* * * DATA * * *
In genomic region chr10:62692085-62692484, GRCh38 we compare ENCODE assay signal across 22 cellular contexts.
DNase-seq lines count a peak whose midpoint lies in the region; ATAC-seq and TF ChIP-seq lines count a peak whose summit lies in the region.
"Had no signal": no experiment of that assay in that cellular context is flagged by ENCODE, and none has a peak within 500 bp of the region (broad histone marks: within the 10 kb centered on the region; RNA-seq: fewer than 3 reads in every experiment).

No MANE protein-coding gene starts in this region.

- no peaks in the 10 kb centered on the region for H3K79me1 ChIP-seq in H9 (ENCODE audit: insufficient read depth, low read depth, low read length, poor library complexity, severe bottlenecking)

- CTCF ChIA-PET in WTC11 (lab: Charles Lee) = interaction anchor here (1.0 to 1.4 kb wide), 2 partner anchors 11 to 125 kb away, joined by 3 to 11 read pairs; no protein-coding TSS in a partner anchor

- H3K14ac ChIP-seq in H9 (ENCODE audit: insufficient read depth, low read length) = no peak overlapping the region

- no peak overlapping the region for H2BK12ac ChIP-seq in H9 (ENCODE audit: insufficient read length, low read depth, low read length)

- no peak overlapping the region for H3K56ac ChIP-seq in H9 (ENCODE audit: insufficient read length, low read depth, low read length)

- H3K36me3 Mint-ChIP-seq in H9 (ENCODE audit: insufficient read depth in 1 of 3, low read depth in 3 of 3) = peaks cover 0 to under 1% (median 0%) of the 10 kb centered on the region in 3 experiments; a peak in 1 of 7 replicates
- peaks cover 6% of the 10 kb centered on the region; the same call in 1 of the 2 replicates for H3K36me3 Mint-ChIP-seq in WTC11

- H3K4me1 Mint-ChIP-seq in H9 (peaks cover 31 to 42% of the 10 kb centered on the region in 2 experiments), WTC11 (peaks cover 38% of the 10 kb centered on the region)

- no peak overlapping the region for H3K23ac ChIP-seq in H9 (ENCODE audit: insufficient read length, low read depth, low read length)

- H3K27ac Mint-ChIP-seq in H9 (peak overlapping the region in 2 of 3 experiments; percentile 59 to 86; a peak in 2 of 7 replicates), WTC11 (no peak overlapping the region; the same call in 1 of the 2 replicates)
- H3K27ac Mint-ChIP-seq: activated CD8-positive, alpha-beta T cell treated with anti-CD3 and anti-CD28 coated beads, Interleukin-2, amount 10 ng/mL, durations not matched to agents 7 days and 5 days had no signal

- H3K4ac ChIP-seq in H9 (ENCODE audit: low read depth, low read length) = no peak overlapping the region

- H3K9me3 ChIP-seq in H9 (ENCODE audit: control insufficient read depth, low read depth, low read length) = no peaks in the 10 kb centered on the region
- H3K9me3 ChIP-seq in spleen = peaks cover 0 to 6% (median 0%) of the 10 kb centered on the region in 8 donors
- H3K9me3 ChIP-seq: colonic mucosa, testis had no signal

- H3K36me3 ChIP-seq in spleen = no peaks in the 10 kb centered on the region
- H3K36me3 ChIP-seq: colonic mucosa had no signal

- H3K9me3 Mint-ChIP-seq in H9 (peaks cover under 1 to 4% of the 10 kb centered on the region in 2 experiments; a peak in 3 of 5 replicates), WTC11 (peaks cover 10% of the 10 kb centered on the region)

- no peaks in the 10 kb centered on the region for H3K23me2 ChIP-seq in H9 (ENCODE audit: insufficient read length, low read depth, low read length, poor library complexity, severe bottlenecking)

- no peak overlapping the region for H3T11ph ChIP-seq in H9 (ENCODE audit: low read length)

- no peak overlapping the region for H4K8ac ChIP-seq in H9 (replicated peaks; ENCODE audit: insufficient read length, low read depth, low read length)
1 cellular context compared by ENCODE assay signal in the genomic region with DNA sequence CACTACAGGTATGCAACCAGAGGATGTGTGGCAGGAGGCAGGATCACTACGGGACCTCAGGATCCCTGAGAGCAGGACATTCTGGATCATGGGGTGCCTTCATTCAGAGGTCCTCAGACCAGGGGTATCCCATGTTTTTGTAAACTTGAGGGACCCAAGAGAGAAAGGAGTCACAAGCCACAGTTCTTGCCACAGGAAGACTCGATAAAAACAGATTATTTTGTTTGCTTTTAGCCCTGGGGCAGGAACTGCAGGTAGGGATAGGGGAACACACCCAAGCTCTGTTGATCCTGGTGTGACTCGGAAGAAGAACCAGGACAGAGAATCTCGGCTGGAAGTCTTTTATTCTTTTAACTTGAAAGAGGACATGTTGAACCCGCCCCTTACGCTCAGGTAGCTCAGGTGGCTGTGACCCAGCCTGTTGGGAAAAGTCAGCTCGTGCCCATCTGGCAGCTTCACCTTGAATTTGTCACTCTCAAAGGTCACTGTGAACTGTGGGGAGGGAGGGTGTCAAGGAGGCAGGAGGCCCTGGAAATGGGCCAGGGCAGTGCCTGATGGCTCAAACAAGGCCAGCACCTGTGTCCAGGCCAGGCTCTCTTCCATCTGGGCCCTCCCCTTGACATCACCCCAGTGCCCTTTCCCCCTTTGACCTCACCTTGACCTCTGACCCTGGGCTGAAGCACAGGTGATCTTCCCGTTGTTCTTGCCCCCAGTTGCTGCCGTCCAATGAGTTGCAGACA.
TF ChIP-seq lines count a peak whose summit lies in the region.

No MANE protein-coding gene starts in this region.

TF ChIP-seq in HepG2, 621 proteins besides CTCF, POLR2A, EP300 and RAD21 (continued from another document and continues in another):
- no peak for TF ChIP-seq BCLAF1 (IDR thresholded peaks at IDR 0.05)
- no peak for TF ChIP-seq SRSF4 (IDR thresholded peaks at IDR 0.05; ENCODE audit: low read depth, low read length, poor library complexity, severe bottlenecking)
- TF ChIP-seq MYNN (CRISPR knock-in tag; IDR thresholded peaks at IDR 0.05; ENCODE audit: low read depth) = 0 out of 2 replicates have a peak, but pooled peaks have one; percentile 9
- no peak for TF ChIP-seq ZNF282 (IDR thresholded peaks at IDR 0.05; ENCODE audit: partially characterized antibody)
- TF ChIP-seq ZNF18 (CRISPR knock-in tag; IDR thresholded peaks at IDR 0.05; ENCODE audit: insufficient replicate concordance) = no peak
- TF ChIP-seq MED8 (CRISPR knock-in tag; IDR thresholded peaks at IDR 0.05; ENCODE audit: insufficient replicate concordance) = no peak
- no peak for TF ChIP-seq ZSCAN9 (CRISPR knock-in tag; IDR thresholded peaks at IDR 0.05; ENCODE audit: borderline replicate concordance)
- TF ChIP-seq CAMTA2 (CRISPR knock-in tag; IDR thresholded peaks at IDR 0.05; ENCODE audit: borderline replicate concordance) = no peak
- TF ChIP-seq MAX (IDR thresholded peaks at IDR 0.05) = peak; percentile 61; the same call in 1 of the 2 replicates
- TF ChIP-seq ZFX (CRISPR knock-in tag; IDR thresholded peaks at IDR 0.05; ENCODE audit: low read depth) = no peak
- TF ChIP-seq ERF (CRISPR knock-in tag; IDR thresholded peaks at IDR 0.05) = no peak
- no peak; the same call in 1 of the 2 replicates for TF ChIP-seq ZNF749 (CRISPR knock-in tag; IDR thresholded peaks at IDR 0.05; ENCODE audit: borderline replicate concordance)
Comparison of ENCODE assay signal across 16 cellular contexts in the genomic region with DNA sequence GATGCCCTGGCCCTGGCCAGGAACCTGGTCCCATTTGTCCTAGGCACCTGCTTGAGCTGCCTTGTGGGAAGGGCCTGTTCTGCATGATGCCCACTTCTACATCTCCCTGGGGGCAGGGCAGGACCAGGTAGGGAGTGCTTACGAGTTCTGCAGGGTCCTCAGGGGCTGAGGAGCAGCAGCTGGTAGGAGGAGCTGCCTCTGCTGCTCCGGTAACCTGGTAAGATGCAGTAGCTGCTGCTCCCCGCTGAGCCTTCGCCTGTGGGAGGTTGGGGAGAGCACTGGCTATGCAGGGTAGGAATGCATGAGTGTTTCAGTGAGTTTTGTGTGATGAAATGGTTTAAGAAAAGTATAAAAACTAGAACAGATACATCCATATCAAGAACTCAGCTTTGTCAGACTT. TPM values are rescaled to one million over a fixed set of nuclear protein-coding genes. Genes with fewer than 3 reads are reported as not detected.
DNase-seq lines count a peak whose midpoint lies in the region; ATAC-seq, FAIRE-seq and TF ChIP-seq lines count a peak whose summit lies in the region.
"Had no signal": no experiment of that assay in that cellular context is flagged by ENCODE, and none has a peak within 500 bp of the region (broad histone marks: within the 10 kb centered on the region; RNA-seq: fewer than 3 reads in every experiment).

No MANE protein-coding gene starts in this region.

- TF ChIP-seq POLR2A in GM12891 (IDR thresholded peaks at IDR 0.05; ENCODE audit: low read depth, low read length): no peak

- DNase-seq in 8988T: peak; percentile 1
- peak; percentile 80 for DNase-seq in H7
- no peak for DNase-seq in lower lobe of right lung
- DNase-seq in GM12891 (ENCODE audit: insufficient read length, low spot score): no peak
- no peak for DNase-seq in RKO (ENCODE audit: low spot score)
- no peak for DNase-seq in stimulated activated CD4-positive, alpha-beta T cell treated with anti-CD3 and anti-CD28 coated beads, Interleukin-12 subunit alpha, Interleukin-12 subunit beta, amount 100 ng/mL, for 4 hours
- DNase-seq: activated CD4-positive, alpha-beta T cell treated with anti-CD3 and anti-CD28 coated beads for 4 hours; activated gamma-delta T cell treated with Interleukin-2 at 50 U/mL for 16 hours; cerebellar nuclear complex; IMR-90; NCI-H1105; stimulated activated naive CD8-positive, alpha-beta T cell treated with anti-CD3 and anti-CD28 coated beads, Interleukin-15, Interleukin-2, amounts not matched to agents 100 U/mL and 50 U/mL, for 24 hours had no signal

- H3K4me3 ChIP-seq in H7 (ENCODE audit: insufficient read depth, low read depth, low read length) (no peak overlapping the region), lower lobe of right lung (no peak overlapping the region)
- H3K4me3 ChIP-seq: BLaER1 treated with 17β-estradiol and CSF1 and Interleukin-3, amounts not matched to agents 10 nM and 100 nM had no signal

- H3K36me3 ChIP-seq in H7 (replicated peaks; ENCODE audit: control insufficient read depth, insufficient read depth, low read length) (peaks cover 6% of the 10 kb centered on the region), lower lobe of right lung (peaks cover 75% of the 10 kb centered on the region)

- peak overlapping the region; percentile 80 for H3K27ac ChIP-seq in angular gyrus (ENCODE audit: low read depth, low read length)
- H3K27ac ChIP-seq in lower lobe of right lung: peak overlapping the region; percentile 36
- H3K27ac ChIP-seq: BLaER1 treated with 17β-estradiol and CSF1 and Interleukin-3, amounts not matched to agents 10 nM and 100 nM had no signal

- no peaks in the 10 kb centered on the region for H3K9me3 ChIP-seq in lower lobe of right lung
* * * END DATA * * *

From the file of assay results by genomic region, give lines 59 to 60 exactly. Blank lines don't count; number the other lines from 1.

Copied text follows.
- H3K27ac ChIP-seq: BLaER1 treated with 17β-estradiol and CSF1 and Interleukin-3, amounts not matched to agents 10 nM and 100 nM had no signal

- no peaks in the 10 kb centered on the region for H3K9me3 ChIP-seq in lower lobe of right lung